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Do You Love Swimming? 3 Top Tips to Protect Your Ears

Do you have a passion for wild swimming? Or maybe you prefer the meditative effect of swimming lengths in a local pool? 

Whatever you enjoy, experts agree that swimming is a great form of exercise and has proven benefits when it comes to wellbeing. However, if you’re spending a lot of time in the water, Swimmer’s Ear - an infection of the outer ear - can sometimes be a problem. We take a look at what it is and discuss three ways you can help protect your ear health. 


What is Swimmer’s Ear?

Swimmer’s Ear is another name for Otitis Externa - a common infection of the ear canal. It is caused by water entering the ear and creating a warm, moist environment for bacteria or fungi to flourish. Swimming is not the only cause - showering or frequent cleaning can also leave your ears prone to infection. 


What are the symptoms of Swimmer's Ear?

Although Swimmer’s Ear is not usually serious, it can be uncomfortable. Your ears might feel itchy and become red and swollen. Some people may feel like their ears are blocked or experience pain. Other symptoms include: 

  • A mucous discharge from the ear
  • Muffled hearing 
  • Temperature or sickness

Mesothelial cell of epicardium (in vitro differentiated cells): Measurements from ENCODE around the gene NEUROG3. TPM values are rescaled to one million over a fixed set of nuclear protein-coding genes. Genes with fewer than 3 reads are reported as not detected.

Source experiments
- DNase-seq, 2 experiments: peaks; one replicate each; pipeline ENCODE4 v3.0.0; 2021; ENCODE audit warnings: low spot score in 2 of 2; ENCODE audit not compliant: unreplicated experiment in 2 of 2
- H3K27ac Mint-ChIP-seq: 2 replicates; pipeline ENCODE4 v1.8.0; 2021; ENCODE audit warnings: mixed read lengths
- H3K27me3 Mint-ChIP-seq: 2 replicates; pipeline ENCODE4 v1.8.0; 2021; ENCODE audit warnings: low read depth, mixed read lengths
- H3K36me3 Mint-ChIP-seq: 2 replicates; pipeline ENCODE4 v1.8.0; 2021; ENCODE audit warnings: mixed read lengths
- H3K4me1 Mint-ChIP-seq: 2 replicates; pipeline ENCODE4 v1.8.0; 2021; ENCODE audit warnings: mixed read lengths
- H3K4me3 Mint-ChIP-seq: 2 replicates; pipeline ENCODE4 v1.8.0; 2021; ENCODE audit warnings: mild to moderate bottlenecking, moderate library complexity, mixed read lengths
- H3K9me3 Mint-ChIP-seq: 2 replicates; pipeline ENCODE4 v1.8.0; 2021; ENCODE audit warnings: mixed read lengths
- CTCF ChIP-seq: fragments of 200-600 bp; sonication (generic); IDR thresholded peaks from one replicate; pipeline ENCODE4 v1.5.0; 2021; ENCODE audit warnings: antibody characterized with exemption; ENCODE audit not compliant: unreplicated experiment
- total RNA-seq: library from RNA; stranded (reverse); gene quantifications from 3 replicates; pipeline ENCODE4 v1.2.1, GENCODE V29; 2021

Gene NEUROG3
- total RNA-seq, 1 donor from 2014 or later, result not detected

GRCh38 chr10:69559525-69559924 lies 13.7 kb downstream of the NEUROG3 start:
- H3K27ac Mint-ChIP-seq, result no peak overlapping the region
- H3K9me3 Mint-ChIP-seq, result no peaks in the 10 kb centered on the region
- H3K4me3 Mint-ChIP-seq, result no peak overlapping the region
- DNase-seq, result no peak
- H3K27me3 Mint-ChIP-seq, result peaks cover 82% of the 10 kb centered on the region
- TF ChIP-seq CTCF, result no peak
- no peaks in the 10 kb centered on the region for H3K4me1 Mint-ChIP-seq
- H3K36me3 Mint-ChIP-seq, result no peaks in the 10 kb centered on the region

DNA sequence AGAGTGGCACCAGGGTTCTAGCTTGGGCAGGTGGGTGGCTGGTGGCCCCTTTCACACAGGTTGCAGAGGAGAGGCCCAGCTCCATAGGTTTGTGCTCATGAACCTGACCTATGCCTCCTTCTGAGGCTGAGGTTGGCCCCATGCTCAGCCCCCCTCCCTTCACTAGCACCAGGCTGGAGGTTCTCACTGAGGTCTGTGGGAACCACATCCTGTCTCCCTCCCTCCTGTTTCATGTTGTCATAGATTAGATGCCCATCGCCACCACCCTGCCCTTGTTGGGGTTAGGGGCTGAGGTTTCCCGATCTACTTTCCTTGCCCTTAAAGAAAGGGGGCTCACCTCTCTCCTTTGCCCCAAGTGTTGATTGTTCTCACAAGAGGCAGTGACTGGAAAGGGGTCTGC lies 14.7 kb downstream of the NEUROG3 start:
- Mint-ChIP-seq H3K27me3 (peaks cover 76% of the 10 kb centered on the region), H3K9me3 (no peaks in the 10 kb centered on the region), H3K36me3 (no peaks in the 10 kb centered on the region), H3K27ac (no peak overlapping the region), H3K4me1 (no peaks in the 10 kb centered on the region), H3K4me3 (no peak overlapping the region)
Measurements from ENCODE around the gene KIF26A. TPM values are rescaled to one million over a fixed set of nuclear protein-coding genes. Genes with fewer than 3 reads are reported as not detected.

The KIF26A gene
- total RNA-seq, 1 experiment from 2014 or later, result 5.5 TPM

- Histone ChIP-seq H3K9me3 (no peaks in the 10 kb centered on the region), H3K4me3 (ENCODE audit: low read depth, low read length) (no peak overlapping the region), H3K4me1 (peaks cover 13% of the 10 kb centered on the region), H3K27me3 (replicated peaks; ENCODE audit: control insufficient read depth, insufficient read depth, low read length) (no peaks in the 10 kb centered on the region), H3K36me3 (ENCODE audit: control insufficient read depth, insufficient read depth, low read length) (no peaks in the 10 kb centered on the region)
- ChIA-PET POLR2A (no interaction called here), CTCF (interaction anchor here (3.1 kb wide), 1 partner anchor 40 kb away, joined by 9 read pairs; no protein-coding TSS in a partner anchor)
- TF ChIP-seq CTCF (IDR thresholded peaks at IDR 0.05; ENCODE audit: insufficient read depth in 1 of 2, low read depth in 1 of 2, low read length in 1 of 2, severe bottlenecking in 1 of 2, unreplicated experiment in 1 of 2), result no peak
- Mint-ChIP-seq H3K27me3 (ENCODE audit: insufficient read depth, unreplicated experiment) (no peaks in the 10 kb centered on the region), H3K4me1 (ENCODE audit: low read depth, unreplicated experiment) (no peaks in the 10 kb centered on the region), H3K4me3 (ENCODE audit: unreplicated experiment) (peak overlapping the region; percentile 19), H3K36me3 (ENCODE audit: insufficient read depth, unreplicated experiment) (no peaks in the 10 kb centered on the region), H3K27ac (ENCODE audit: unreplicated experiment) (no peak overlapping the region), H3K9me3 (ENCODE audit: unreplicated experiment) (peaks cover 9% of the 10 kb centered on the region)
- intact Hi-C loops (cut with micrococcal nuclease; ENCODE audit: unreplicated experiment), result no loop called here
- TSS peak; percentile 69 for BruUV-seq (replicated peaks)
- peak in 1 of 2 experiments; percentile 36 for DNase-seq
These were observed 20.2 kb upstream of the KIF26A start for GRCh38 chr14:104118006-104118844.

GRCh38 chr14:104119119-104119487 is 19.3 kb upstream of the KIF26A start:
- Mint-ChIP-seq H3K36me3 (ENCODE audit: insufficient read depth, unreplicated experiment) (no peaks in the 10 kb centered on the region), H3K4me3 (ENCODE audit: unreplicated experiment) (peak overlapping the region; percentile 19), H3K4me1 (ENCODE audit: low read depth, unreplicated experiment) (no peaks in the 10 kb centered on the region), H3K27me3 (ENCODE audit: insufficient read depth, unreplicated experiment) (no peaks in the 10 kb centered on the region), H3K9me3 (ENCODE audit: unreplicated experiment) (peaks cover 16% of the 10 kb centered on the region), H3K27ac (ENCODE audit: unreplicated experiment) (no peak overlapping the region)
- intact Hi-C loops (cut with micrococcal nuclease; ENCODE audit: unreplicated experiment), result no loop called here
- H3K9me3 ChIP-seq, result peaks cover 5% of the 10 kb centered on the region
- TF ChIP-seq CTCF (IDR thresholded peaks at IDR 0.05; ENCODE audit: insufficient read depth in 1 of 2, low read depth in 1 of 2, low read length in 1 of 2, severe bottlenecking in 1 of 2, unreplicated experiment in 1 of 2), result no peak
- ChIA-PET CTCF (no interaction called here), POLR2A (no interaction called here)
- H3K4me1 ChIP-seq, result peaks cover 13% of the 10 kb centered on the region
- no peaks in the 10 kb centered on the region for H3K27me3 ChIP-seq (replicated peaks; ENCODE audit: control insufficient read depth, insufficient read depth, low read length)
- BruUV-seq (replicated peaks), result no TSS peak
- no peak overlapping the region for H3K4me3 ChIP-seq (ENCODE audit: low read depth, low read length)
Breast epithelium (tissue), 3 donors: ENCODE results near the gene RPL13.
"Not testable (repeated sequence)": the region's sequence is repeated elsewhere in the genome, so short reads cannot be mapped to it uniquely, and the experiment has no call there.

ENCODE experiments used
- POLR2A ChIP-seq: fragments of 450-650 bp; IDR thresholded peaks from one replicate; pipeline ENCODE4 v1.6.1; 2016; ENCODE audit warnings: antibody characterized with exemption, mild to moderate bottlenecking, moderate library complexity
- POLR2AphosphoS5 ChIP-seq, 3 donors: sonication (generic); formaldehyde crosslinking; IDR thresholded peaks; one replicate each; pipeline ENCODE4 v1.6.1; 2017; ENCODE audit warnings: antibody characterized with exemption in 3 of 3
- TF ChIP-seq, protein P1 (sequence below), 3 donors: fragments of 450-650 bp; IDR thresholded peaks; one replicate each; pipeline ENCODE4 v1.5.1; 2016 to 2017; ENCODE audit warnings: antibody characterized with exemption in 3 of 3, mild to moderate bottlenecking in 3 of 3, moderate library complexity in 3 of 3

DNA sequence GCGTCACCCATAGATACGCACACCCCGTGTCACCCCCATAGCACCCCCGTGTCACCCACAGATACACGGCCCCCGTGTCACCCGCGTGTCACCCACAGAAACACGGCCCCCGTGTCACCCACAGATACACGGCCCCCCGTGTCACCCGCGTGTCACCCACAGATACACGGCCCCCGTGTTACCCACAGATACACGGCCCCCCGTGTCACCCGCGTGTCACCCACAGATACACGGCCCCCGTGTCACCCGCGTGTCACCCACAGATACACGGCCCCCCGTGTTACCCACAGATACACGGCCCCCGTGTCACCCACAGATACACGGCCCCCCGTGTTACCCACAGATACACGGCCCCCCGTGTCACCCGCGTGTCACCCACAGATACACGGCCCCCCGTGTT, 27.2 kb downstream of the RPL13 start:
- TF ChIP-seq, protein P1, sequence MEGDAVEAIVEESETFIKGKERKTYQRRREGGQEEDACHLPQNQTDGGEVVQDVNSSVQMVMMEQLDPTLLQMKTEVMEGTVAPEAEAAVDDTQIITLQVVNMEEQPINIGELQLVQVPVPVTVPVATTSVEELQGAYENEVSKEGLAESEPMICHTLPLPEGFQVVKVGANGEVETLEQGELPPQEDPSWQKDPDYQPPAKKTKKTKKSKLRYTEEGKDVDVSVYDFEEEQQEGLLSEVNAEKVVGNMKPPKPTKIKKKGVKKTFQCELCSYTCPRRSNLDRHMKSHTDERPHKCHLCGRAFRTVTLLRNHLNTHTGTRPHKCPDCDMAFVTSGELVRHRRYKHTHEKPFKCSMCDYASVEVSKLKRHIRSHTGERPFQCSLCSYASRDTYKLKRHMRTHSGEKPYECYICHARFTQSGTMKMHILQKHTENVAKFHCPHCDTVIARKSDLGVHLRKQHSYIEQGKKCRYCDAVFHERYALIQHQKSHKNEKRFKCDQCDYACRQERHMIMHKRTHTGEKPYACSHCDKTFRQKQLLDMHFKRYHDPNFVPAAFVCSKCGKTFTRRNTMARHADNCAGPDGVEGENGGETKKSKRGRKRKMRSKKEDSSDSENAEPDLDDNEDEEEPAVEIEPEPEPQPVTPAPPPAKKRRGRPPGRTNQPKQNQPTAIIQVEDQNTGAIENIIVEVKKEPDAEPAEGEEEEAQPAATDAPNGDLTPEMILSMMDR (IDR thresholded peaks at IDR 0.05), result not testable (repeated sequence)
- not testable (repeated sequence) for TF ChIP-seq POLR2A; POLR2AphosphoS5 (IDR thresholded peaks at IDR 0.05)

Consultant Ear Nose and Throat specialist, Ms Romana Kuchai says: “If you’re experiencing any of these symptoms it is important to stay out of the water.” She adds:  “Swimmer’s Ear will usually heal without treatment, but if your symptoms haven’t cleared up in a few days, it’s a good idea to see a doctor who can prescribe some antibiotic ear drops.” 

Wear a swimming cap and ear plugs

The key to protecting your ears is to keep them as dry as possible. So always wear a swimming cap, and make sure you have ear plugs that fit you properly. Most swimming experts recommend silicone or conical ear plugs, over foam ones, which are designed to keep out sound. 


Wild swimming: check the water is safe

If you’re swimming in rivers or the sea, make sure you aren’t in polluted water. Recent news stories have highlighted the problem of sewage being emptied into our rivers and seas, especially after heavy rainfall, which can increase the risk of harmful bacteria entering your ears. 

The Outdoor Swimming Society recommends checking the Rivers Trust website, which tracks sewage discharge into rivers. You can also find out how clean the water is on beaches and in other popular bathing areas through The Environment Agency website. 


Dry your ears properly

Once you’ve finished swimming it’s always good to make sure your ears are completely dry. After towel drying, tilt your head from side to side to allow the water to drain from the ear canal. And finally, give your earlobes a gentle tug in different directions - to make sure you’ve got rid of any excess  water.


Visit our clinic

If you are worried about your ear health and would like to speak to one of our Consultant Ear Nose and Throat specialists please call 020 7244 4200 or make an appointment online.